Elephind.com contains 19,644 items from Mortlake Dispatch
, samples of which are listed below. All items
from this newspaper title are freely available and can be searched from the search box above. You may also search the entire
collection of 2,949 newspaper titles in Elephind.com
NEWS SUMMARY. [Newspaper Article] — Mortlake Dispatch — 31 January 1914
NEWS SUMMARY. Ill a report rcoeived by the Chief Sec tor of fisheries (Major Semmens) has recommended tlio extension of the Vic torian fisheries in several directions. it has been tentatively decided by tlio respective Ministries to hold the forthcoming Premiers' Conference at Syuuoy, in the latter part of March." The revenue collected at the Custom House 011 January '23 amounted to. .Revenue. £10.237/12/1} Stato, &lt;£*2* ' 12/6; contingent, £534/9/; pilotage, £187/8/2; wharfage, £1005/0/6. Sinco tho beginning of the gram sea son 011 December 16 as many as bag/3 of wheat have been load .ed at various country stations as com pared with 1,591,859 during the corres ponding period of 1912-13. Application has been inado by several Tasmanian employers to the H'Sh Court, for a writ of prohibition regard ing the recent award of the Federal Arbitration Court, in respect of the plaint of tho builders' laborers. Every employer-even though it be .only tho employer of a domestic ser van...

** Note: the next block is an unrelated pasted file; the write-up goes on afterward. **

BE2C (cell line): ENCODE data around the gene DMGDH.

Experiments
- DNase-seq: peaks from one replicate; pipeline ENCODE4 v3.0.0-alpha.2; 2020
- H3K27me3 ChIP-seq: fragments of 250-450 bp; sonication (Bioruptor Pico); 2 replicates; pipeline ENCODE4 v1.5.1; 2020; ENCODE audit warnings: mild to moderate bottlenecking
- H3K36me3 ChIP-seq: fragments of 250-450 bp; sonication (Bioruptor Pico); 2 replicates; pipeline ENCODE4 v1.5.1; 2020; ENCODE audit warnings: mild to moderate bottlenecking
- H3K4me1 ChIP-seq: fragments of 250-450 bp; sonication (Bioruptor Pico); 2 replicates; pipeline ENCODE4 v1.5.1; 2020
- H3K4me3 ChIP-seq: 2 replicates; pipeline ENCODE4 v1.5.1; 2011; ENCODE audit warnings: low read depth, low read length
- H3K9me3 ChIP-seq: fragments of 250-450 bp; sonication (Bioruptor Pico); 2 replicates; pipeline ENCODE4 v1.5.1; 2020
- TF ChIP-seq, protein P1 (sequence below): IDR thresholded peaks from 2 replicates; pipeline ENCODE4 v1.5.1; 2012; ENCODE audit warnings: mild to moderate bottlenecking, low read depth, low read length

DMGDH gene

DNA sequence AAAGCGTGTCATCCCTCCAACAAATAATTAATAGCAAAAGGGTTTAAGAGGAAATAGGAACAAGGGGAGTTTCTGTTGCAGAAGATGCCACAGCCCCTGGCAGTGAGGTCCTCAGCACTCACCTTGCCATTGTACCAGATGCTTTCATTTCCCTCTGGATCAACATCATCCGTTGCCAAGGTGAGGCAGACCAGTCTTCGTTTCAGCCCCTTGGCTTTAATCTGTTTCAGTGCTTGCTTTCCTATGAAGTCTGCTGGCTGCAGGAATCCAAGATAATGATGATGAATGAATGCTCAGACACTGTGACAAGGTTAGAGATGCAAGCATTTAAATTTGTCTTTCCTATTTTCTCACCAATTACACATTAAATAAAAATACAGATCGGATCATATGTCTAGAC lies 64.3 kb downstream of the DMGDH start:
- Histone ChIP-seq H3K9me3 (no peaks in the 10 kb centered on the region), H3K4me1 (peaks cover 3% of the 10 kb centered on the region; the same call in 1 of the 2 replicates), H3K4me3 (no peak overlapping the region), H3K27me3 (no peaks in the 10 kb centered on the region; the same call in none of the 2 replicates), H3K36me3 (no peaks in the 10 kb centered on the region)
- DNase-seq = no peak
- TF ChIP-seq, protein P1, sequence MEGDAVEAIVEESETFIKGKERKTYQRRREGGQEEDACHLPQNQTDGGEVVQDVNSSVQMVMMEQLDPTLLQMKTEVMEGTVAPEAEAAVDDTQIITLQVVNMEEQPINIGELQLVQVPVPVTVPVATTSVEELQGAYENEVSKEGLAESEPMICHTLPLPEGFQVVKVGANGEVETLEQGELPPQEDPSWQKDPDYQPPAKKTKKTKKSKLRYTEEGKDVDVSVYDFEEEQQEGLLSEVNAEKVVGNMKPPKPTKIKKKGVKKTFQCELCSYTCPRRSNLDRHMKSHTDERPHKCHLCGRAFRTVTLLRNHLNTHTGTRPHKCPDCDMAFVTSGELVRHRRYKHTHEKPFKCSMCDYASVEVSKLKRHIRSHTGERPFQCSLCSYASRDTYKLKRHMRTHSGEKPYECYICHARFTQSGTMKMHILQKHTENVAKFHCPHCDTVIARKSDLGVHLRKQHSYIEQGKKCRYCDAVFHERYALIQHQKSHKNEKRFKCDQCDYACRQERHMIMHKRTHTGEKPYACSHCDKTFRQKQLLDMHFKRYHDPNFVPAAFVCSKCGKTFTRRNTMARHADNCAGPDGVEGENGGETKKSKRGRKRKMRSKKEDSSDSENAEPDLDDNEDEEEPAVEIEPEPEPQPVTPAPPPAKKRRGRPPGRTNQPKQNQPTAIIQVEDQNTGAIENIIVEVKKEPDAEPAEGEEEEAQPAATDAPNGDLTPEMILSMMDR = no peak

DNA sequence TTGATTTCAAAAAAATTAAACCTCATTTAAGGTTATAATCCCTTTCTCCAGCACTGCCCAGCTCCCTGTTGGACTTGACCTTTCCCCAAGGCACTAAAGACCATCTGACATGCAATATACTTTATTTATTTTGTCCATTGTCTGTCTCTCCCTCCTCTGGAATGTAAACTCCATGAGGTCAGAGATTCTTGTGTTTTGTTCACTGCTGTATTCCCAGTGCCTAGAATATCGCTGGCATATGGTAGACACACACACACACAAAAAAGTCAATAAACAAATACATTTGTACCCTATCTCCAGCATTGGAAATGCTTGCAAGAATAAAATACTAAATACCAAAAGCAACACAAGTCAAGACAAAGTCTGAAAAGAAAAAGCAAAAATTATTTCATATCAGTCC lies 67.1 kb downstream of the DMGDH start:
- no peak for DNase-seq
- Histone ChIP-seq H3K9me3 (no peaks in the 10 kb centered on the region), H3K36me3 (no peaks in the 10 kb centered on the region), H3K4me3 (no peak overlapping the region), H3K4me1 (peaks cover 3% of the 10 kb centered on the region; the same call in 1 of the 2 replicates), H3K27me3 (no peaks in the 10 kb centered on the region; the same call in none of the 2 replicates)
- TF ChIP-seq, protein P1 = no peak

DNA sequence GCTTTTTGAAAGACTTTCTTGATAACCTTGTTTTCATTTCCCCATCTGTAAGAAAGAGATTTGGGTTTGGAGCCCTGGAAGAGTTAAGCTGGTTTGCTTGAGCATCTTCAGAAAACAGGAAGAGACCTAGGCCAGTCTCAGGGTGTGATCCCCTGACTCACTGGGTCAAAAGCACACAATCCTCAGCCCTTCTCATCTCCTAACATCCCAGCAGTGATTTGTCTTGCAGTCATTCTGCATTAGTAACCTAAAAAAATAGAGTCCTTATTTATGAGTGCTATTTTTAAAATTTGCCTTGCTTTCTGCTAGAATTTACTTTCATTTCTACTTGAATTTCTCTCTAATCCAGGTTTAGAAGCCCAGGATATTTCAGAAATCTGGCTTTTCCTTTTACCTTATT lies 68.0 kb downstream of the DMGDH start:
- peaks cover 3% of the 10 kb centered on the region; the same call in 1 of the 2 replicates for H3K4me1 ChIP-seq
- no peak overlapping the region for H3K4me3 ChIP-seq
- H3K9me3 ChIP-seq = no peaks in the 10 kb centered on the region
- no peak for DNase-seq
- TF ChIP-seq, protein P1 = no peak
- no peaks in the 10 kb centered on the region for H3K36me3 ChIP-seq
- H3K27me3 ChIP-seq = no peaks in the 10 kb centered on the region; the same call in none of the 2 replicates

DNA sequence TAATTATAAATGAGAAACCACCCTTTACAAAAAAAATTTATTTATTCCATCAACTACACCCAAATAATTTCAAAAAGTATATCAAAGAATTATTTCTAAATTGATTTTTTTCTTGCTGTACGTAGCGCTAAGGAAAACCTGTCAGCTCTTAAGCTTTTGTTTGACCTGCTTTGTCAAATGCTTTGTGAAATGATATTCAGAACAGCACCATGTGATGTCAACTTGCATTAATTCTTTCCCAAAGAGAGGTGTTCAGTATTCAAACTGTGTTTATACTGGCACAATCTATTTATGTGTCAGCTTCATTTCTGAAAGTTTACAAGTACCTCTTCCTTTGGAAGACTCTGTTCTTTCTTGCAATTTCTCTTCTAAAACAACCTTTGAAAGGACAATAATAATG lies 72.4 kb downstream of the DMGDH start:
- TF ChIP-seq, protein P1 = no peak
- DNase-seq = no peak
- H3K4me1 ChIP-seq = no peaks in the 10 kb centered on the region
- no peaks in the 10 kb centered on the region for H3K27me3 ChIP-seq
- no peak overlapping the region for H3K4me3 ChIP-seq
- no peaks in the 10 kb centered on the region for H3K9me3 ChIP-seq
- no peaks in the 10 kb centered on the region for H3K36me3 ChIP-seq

NO MISTAKE. [Newspaper Article] — Mortlake Dispatch — 31 January 1914
NO MISTAKE. Tlio manager of a certain coal com pany knew how to look after his pence. Ho was what is known and termed a hard and grasping man. "Hold on there, Bill," lie shouted angrily one afternoon to an employe who was driving out of the yard. "That coal can't have been weighed. It looks a trifle largo for a ton to me." "Tliid ain't a ton, boss, shouted Bill, "it's two tons." "Oh, right you are Bill," said the manager, much mollified. "Beg your pardon, Bill. Go ahead, Bill." Mr. - Fitzpatrick (Chief _ Commis sioner for Railways), after investiga tions abroad, has recommended the adoption of the London system of au tomatic signalling when the Mel bourne suburban railways are electri fied
Limit of Unaided Vision [Newspaper Article] — Mortlake Dispatch — 31 January 1914